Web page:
Take the 2-minute tour ×
Stack Overflow is a question and answer site for professional and enthusiast programmers. It's 100% free.

I'm writing myself a class library to manage Active Directory.

I have an interface:

Public Interface ISourceAnnuaire(Of T as {IGroupe, ITop, IUniteOrganisation, IUtilisateur})
    Readonly Property Changements As Dictionary(Of T, HashSet(Of String))
End Interface

This Changements property is used to save in memory the changes that occur on a particular element that is part of the source.

However, I am stuck with .NET Framework 2.0. What would be the closest .NET 2.0 for HashSet(Of String)?

share|improve this question
Thanks to all for your great answers! I unfortunately can choose only one. =P @Josh's answer best describe what I needed by now. But I keep an eye on your solutions as well. Thanks sincerely! –  Will Marcouiller May 13 '10 at 14:34

4 Answers 4

up vote 3 down vote accepted

Either use the non-generic Hashtable or hack a dictionary and use it's key collection.

Public class HashSetHack<T> : //Whatever collection interfaces you need.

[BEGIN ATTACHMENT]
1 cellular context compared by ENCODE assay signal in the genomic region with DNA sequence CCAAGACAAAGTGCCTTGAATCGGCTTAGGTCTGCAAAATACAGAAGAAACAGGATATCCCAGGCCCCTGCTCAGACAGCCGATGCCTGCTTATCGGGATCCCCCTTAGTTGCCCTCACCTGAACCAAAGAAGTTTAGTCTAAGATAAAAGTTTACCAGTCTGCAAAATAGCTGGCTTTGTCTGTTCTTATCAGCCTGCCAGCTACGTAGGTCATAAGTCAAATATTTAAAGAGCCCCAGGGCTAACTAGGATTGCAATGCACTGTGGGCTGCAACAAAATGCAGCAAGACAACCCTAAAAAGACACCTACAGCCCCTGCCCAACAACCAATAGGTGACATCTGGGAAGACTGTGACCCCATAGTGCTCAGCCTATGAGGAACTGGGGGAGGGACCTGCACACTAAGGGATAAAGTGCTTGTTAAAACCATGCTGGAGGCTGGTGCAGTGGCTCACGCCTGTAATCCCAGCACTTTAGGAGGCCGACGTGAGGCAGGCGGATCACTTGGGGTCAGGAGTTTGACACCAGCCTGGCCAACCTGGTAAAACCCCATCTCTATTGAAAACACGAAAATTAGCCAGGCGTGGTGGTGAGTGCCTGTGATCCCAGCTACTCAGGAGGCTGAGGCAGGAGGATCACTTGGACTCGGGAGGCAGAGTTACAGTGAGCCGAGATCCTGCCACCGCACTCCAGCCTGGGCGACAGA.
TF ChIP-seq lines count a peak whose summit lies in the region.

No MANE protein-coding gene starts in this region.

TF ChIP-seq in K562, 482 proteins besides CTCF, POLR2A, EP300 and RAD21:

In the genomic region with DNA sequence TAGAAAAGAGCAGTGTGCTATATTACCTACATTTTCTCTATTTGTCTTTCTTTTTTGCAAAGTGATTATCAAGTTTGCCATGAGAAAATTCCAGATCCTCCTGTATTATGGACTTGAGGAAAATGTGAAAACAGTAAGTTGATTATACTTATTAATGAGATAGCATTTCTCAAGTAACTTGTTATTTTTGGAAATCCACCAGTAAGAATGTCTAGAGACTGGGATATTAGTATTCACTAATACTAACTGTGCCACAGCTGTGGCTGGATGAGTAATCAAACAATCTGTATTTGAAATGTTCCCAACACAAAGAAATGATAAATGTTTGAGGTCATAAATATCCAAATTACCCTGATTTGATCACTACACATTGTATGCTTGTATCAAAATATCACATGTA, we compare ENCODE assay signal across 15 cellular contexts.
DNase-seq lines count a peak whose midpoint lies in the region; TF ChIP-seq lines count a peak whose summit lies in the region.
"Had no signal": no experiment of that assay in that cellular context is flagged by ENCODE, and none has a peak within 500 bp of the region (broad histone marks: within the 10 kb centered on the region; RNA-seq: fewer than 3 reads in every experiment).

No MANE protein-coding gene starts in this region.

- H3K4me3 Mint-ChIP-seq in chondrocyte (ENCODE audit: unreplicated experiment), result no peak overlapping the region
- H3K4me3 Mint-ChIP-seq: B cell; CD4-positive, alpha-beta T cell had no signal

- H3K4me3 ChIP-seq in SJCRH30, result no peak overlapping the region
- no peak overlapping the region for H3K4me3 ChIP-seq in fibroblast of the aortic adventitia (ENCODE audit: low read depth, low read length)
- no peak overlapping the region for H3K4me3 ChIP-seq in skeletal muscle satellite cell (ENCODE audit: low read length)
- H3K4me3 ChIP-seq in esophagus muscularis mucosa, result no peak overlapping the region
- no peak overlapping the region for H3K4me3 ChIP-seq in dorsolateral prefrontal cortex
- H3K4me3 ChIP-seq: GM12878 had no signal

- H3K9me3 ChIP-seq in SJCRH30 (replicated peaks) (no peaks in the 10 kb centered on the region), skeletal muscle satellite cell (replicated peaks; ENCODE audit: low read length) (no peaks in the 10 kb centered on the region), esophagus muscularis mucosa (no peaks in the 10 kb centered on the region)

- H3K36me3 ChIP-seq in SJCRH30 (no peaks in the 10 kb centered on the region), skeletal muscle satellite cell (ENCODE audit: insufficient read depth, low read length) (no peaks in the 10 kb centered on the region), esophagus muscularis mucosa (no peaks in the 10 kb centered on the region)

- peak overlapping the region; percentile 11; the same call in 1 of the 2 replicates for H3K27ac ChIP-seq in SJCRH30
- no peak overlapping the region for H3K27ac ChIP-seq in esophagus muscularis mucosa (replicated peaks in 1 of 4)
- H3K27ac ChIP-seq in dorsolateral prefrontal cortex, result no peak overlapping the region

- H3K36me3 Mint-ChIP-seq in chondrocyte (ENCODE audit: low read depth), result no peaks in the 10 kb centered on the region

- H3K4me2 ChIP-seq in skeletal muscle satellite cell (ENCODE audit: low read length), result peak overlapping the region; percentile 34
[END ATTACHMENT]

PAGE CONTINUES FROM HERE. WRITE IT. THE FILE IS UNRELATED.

private readonly Dictionary<T, object> dict = new Dictionary<T, object>();

    //whatever code you need to wrap the interfaces using dict.Keys eg:

    public void Add(T value)
      dict.add(value, null);
share|improve this answer

I would create my own HashSet class and behind the scenes use a Dictionary with empty values (only use keys).

share|improve this answer

Here's a particularly flexible approach:

public abstract class UniqueSet<T, TDictionary> : ICollection<T>
    where TDictionary : IDictionary<T, byte> {

    protected TDictionary _internalDictionary;

    protected UniqueSet(TDictionary dictionary) {
        _internalDictionary = dictionary;

    // implement the ICollection<T> interface
    // using your internal dictionary's Keys property

    // for example:
    public void Add(T value) {
        _internalDictionary.Add(value, 0);

    // etc.


public class UniqueSet<T> : UniqueSet<T, Dictionary<T, byte>> {

    public UniqueSet() : base(new Dictionary<T, byte>()) { }


Why the abstract base class, you ask? Well, with this approach you could also implement, for example, a SortedUniqueSet<T> with SortedList<T, byte> as its internal collection (and this could implement IList<T>) -- without having to write practically any more code. You could also utilize any fancy other implementations of IDictionary<TKey, TValue> you ever happen to find (if you so chose).

share|improve this answer

The Set<T> class in the Power Collections library behaves almost identically to HashSet<T>. It works with .NET 2.0.

share|improve this answer

Your Answer


By posting your answer, you agree to the privacy policy and terms of service.

Not the answer you're looking for? Browse other questions tagged or ask your own question.